EARTH FRENZY RADIO

Your Journey Begins!

Web Search

How it happened: The catastrophic flood that cooled the Earth



Image Above: This MODIS (Moderate Resolution Imaging Spectroradiometer) image obtained from NASA 20 May 2002 shows all the North American Great Lakes. Canadian geologists say they can shed light on how a vast lake, trapped under the ice sheet that once smothered much of North America, drained into the sea, an event that cooled Earth's climate for hundreds of years.

Canadian geologists say they can shed light on how a vast lake, trapped under the ice sheet that once smothered much of North America, drained into the sea, an event that cooled Earth's climate for hundreds of years.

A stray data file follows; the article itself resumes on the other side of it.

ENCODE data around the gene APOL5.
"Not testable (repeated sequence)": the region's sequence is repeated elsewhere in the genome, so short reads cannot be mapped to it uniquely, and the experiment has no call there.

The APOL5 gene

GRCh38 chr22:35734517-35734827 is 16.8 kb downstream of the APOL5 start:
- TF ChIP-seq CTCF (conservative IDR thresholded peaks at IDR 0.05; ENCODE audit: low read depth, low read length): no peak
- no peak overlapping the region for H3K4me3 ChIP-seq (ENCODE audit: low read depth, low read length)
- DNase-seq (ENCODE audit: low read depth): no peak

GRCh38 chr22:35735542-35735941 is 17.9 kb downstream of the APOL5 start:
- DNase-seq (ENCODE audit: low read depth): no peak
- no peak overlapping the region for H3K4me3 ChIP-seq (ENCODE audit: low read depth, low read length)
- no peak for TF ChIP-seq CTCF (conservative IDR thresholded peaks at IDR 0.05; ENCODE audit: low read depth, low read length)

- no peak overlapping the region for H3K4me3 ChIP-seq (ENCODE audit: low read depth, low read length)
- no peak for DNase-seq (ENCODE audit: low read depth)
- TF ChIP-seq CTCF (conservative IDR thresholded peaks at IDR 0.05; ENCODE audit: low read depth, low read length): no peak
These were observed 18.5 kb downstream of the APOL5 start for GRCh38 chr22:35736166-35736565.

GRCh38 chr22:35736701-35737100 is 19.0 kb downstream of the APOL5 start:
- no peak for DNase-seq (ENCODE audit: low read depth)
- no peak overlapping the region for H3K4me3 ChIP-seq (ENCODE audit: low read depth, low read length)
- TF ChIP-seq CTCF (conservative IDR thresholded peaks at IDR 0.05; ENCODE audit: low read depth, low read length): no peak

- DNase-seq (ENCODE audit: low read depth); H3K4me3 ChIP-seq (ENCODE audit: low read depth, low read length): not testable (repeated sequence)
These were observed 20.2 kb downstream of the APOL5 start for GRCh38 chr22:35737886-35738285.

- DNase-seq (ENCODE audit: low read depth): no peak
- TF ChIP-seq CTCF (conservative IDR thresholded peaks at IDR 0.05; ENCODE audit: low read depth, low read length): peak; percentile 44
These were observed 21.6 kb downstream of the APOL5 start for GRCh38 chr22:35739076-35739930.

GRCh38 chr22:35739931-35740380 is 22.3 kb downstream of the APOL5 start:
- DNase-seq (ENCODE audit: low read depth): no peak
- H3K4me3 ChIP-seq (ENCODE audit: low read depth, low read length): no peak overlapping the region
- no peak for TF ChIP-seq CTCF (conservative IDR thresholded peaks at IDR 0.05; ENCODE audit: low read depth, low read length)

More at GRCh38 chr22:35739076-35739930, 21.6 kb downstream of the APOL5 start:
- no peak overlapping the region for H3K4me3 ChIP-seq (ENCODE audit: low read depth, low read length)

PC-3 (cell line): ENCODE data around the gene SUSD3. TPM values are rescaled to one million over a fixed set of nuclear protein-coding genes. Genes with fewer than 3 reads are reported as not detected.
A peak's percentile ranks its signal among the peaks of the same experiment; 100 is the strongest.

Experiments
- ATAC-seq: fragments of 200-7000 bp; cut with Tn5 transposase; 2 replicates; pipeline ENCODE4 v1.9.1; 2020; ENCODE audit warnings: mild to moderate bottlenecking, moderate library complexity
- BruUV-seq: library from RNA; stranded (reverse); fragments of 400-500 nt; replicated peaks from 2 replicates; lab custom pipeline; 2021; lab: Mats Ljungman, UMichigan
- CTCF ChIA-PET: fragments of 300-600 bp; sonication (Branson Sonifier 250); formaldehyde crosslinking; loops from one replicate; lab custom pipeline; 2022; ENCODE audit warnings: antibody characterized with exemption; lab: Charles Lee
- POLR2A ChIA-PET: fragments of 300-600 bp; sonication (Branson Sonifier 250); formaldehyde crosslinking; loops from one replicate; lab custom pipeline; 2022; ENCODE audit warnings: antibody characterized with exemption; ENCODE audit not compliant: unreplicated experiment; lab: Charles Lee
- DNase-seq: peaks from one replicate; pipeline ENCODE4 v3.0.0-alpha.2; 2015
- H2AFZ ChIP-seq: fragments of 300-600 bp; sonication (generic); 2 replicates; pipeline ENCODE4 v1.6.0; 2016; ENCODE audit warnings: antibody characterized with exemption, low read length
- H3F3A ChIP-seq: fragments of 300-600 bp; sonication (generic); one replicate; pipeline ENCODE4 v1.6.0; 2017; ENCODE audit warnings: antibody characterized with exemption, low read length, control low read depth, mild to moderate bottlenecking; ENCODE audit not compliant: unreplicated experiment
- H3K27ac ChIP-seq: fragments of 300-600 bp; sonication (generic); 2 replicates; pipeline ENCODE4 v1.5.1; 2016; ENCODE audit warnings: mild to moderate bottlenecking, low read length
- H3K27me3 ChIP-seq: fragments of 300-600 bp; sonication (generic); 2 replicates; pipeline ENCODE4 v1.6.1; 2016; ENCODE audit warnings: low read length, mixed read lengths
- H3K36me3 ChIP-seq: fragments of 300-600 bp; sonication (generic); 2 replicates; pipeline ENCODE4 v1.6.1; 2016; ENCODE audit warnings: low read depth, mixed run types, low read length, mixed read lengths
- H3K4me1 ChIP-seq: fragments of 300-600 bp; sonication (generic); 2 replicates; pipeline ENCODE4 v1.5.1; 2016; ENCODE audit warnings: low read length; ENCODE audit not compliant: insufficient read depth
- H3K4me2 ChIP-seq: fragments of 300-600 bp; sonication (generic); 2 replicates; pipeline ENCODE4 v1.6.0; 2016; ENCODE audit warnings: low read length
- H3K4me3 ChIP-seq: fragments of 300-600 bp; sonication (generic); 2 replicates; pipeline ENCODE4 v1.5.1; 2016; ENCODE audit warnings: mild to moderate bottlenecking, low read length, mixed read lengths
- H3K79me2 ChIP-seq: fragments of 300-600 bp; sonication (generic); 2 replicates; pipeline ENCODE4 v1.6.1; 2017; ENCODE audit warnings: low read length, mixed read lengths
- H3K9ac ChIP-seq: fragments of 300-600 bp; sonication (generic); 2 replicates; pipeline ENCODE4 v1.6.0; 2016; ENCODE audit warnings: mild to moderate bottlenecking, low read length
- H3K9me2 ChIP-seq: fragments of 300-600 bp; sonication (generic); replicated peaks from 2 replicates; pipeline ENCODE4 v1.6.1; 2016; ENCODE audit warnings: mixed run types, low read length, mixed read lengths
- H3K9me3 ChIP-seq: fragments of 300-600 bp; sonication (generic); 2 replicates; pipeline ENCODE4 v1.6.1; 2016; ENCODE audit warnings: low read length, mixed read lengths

During the last ice age, the Laurentide Ice Sheet once covered most of Canada and parts of the northern United States with a frozen crust that in some places was three kilometres (two miles) thick.

As the temperature gradually rose some 10,000 years ago, the ice receded, gouging out the hollows that would be called the Great Lakes.

Beneath the ice's thinning surface, an extraordinary mass of water built up -- the glacial lake Agassiz-Ojibway, a body so vast that it covered parts of Manitoba, Saskatchewan, North Dakota, Ontario and Minnesota.

And then, around 8,200 years ago, Agassiz-Ojibway massively drained, sending a flow of water into the Hudson Strait and into the Labrador Sea that was 15 times greater than the present discharge of the Amazon River.

By some estimates, sea levels rose 14 metres (45 feet) as a result.

Multi-Media Information

Multi-Media Information

Video Newsflash

 
Website Disclaimer